SPIRALLING prices, the Maoist menace, the Bhopal tragedy compounded, the fiasco in Islamabad, feuding ministers. The list is long enough to make anyone think that there is trouble lurking around the corner for the government as Parliament prepares to meet for the monsoon session. Perish the thought.
The government has already drawn up plans to keep the Opposition wolves at bay and senior ministers of UPA II exude confidence as they say that they will tide over the severest of challenges with the least effort. Towards the fag end of the budget session, the government seemed to be teetering on the brink as the Left and the Right closed ranks and moved cut motions on the finance bill.
Since then, the Opposition has flexed its muscles on more than one occasion, the latest being the all India bandh on July 5 against rising fuel prices. Though the BJP and the Left parties gave separate calls for the bandh, it brought the country to a standstill, even triggering speculation that the two had worked in unison. Having seen the wrath of the combined Opposition, the government is least inclined to take chances.
The Opposition has an embarrassment of riches as far as issues are concerned to pillory the government, but the latter is not so lucky. But it has one trump card: the ideological card that will make it difficult for the non- NDA Opposition to rally around the BJP either on the floor of the house or outside.
The emphasis will be on dividing the Opposition by raising issues that would isolate the BJP and make it ideological untouchables. Governor H. R. Bhardwaj’s offensive in Bangalore typifies this in many ways. Occupants of Raj Bhavans are supposed to be impartial and apolitical and expected to play strictly by the book that is the Constitution. But governors have seldom been able to hide their political past. Bhardwaj is probably the only one who openly flaunts it.
As the mining scandal threatened to sink the Yeddyurappa government, Bhardwaj was brazen enough to say, “ I am proud to be a Congressman.” His statement makes it abundantly clear why the ace lawyer who got so many Congressmen, including some VIPs, off the hook in many serious cases, was sent to the Bangalore Raj Bhavan.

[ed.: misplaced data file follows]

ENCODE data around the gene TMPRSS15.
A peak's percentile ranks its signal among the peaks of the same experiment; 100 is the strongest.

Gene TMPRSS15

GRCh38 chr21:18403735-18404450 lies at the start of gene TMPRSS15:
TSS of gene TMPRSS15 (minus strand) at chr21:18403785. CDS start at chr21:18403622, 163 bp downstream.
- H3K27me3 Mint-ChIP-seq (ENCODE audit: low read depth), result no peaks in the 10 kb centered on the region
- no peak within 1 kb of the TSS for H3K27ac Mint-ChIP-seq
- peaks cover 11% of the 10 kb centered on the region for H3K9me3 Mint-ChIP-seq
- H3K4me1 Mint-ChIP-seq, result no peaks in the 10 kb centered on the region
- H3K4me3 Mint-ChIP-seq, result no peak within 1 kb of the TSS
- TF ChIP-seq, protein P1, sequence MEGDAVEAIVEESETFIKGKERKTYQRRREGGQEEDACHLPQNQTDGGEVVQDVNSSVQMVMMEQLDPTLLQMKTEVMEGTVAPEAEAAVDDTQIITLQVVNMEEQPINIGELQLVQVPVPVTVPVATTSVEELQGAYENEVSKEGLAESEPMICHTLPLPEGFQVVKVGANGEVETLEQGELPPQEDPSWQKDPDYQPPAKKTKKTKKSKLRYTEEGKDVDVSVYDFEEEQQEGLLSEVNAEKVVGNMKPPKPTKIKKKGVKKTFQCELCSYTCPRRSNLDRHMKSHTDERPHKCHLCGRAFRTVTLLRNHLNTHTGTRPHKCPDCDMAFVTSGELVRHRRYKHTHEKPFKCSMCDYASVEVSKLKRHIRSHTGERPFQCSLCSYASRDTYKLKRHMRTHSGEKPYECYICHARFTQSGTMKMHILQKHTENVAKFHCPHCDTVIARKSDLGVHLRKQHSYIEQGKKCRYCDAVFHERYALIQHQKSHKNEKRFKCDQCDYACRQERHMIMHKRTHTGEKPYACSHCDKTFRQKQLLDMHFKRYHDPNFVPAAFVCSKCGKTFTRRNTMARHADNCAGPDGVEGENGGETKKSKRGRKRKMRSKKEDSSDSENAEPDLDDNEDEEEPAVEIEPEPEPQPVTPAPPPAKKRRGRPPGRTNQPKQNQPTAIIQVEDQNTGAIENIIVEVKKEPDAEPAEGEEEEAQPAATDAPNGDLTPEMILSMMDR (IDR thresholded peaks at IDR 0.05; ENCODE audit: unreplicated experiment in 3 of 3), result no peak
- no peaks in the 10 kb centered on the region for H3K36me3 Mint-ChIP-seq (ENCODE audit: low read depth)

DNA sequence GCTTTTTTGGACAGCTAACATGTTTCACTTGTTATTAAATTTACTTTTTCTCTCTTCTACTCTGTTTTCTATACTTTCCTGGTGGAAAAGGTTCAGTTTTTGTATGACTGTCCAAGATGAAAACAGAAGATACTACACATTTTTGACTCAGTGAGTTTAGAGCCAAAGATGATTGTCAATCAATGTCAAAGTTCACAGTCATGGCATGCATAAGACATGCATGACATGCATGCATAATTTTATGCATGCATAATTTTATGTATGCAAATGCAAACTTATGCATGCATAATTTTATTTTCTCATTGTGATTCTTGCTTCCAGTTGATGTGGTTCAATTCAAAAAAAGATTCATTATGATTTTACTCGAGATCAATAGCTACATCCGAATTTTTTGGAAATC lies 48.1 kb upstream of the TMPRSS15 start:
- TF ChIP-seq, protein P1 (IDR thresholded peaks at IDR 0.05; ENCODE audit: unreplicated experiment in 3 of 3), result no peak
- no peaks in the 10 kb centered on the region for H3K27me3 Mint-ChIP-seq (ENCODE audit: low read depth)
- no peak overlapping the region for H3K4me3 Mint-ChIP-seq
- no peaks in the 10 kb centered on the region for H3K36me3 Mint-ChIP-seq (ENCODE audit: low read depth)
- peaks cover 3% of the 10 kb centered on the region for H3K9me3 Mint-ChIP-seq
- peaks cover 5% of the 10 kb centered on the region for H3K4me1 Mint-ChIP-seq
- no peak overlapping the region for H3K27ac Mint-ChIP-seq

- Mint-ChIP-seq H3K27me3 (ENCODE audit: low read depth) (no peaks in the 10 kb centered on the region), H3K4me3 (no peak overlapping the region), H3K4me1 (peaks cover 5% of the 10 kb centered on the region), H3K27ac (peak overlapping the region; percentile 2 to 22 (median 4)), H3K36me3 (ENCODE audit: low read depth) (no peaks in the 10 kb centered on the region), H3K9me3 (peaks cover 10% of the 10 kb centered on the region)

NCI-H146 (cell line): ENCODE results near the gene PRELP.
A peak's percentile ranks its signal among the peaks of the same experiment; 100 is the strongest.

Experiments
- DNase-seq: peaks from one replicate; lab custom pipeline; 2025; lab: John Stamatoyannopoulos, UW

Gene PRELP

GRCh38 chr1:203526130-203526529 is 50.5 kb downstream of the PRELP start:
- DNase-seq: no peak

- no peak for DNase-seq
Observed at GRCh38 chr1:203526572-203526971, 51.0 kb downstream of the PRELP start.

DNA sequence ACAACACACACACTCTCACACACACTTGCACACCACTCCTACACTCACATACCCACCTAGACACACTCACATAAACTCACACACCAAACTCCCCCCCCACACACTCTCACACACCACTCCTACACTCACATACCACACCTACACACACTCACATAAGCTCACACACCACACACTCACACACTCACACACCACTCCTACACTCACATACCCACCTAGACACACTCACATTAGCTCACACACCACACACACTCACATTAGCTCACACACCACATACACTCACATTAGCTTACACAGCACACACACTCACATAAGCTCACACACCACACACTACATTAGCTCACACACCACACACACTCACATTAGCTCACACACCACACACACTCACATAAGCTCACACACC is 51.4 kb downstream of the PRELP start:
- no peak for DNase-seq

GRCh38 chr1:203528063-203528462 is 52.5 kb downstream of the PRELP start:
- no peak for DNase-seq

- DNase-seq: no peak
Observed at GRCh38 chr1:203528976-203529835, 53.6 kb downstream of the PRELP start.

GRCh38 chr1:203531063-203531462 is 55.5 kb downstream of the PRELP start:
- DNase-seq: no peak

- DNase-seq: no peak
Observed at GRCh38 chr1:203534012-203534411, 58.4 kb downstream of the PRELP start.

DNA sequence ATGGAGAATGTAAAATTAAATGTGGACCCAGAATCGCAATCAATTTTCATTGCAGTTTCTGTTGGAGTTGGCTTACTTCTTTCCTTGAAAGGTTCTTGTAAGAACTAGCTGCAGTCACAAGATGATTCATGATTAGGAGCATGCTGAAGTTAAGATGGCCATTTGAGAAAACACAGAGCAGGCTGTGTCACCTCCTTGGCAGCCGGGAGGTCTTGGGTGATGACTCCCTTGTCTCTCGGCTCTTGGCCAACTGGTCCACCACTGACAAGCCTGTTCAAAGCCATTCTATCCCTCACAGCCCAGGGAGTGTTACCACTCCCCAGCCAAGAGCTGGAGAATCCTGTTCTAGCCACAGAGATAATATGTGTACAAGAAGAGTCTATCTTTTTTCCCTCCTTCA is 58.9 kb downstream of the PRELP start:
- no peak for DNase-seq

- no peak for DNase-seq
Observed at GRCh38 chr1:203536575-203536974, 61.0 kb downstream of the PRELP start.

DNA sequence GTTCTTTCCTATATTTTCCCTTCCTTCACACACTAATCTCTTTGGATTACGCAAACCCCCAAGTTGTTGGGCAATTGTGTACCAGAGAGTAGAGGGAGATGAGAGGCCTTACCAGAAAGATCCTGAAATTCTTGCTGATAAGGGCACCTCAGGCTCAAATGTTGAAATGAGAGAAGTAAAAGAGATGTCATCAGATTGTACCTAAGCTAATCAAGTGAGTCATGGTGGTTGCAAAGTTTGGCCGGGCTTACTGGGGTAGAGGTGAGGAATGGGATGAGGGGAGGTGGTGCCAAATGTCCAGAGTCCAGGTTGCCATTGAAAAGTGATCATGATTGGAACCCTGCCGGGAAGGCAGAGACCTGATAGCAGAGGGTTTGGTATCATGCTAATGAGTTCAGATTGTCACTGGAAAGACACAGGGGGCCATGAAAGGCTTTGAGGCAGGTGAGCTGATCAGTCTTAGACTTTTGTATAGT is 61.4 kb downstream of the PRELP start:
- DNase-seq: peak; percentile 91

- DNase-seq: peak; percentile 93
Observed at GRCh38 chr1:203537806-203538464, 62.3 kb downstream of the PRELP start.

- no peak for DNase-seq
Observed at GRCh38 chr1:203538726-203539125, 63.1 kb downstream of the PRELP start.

The same tactics are evident in Gujarat where the Centre is trying to pin down Narendra Modi by targeting one of his closest aides, the minister of state for home Amit Shah. Sohrabuddin Sheikh was killed more than five years ago by Gujarat’s Anti- Terrorism Squad in an alleged encounter and now the CBI says there is evidence to show Shah’s involve- H. R. Bhardwaj ment in the fake encounter. It doesn’t require special investigative skills to realise that the real target is the Gujarat chief minister who is perhaps the only one in the whole country who evokes similar sentiments in the Congress and the non- NDA Opposition parties. So they will target Modi to weaken the BJP.
It’s almost a week since Nitin Gadkari made the intemperate remarks about Afzal Guru’s relatives in the ruling party and the Congress seems in no mood to forgive. How can it, when the JD( U), the BJP’s coalition partner in Bihar, has slammed the BJP president? The 50- yearold fight between Karnataka and Maharashtra has surfaced once again and the Centre is watching with considerable glee as the Shiv Sena in Mumbai raises its pitch against Karnataka where a BJP government is in power.
The Congress strategy is working and consequently, the frustration in the Sangh Parivar is boiling over as was evident on Friday when hoodlums vandalised the office of the Headlines Today TV channel in Delhi. Such reactions are normally associated with those who have lost the common touch. And the Right has clearly lost it.
Just two months ago, it was all so different. With everything that could possibly go wrong indeed going that way, the government looked vulnerable and even the government’s spin doctors admitted the future looked bleak. But almost overnight, the doubts have vanished and there is a spring in the establishment’s step.
For that, they must thank the BJP. Democracy works not just because of the elected government but also because of a rigorous Opposition that scrutinises the government’s every step and seizes its chances. By that yardstick, the BJP’s performance has been a disgrace.
The punishment for that will be a much longer wait in the wilderness.